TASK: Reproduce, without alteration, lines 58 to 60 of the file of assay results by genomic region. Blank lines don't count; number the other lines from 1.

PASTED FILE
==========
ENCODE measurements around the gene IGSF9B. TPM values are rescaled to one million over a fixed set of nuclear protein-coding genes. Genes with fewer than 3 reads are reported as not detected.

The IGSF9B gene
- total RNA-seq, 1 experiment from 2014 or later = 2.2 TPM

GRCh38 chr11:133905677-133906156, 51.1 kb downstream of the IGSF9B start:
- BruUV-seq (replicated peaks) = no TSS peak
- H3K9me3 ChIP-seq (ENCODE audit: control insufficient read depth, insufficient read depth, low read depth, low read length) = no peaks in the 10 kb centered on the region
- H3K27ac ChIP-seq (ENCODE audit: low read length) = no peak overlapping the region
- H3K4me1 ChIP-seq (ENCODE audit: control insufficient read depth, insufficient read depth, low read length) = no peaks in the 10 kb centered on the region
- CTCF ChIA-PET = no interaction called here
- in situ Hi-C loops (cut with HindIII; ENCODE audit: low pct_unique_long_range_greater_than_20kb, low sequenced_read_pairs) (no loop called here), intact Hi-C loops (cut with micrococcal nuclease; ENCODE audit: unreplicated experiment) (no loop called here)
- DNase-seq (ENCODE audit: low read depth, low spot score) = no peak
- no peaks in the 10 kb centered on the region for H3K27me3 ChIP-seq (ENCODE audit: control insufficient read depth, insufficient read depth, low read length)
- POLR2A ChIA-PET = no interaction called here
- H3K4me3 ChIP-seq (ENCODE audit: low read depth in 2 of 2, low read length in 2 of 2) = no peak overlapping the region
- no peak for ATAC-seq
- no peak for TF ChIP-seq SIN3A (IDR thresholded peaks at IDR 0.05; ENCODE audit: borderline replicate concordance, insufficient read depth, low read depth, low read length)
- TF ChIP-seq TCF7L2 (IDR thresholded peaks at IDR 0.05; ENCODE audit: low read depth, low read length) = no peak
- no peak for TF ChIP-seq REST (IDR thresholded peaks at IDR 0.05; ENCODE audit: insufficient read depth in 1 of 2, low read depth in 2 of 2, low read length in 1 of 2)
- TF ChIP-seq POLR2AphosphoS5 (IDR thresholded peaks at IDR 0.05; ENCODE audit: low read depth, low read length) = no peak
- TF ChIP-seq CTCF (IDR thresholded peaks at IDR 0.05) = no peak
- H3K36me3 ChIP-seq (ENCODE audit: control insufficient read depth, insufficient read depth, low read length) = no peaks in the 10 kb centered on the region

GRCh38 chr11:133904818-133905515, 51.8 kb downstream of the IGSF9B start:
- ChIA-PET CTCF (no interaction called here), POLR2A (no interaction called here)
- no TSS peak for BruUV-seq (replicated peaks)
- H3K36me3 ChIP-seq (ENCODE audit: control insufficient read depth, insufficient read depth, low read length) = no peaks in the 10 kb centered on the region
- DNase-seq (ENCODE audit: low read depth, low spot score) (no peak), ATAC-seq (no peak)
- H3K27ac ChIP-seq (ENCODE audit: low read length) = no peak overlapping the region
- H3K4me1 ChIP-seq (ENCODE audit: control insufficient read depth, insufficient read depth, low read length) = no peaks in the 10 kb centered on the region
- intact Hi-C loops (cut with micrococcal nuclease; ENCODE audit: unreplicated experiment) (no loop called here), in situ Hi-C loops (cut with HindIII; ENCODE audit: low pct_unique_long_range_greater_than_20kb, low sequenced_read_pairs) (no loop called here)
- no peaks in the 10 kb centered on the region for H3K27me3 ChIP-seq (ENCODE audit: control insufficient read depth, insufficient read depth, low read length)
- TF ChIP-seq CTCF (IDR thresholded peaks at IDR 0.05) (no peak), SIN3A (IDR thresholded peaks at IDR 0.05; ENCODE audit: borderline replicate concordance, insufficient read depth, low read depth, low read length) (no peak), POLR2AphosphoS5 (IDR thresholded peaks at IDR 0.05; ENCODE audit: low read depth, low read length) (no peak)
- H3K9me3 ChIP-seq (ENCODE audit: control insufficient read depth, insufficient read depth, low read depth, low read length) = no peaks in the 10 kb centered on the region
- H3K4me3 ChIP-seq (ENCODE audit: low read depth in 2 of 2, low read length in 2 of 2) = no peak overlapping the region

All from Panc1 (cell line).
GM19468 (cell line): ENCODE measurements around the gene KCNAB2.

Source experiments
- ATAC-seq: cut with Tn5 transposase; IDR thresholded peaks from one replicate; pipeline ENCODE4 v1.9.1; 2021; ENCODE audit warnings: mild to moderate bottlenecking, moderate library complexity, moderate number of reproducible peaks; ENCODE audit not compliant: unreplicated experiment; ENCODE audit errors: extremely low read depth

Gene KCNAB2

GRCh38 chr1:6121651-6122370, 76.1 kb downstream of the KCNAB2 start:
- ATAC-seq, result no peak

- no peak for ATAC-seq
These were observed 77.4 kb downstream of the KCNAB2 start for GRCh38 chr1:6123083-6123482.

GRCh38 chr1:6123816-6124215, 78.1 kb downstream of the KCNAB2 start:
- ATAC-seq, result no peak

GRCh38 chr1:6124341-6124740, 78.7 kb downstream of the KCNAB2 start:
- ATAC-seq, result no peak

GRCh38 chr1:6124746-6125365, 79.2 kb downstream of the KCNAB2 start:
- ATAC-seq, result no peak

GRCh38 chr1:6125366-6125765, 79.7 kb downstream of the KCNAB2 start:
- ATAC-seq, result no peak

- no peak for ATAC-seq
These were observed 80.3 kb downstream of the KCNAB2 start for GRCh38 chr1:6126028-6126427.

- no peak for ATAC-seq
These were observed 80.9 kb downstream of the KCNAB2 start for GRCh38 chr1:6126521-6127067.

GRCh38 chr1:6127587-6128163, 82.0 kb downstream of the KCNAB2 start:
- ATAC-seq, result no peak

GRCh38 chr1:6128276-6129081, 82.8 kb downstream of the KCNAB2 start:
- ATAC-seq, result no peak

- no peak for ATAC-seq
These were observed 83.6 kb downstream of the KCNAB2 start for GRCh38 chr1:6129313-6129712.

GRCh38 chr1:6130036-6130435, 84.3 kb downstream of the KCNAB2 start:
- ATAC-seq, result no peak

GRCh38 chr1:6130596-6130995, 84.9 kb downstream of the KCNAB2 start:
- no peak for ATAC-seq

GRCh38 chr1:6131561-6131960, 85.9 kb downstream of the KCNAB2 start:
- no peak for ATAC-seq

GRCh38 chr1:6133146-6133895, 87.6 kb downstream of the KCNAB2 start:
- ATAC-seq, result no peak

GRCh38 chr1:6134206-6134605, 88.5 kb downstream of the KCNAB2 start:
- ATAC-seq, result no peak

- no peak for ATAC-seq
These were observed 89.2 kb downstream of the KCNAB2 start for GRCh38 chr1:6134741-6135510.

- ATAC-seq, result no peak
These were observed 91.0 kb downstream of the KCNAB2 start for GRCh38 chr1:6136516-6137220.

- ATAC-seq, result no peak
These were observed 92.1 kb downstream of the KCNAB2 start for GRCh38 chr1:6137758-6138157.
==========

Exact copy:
- ATAC-seq, result no peak

- no peak for ATAC-seq
These were observed 83.6 kb downstream of the KCNAB2 start for GRCh38 chr1:6129313-6129712.